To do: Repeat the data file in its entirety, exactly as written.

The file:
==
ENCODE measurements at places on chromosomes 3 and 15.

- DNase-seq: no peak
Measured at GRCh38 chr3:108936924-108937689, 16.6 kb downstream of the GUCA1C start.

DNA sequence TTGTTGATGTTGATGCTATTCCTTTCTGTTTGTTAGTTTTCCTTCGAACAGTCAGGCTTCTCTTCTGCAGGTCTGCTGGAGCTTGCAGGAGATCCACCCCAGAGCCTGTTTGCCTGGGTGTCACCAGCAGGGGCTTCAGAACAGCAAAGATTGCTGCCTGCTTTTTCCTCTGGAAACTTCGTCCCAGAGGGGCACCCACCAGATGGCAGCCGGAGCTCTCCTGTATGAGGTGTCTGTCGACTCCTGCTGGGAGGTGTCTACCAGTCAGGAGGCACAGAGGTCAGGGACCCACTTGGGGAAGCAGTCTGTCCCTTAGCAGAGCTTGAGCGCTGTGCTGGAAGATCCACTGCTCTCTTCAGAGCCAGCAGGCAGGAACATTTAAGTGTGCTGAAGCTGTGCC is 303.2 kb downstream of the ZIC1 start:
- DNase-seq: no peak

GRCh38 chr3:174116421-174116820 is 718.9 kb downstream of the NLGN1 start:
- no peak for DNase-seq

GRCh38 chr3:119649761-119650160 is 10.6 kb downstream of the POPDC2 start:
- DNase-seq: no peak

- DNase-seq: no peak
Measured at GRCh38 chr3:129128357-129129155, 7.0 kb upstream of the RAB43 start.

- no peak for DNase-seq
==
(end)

ENCODE measurements at places on chromosomes 3 and 15.

- DNase-seq: no peak
Measured at GRCh38 chr3:108936924-108937689, 16.6 kb downstream of the GUCA1C start.

DNA sequence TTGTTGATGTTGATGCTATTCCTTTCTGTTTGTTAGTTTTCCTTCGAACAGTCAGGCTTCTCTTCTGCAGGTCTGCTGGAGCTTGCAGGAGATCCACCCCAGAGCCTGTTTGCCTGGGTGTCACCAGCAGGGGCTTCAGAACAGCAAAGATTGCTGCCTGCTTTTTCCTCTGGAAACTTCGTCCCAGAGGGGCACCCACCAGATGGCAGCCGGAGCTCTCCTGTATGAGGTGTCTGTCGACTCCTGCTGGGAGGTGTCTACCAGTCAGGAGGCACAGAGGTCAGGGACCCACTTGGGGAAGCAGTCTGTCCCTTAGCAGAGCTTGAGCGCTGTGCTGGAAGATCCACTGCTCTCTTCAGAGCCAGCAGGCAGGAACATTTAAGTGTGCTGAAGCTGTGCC is 303.2 kb downstream of the ZIC1 start:
- DNase-seq: no peak

GRCh38 chr3:174116421-174116820 is 718.9 kb downstream of the NLGN1 start:
- no peak for DNase-seq

GRCh38 chr3:119649761-119650160 is 10.6 kb downstream of the POPDC2 start:
- DNase-seq: no peak

- DNase-seq: no peak
Measured at GRCh38 chr3:129128357-129129155, 7.0 kb upstream of the RAB43 start.

- no peak for DNase-seq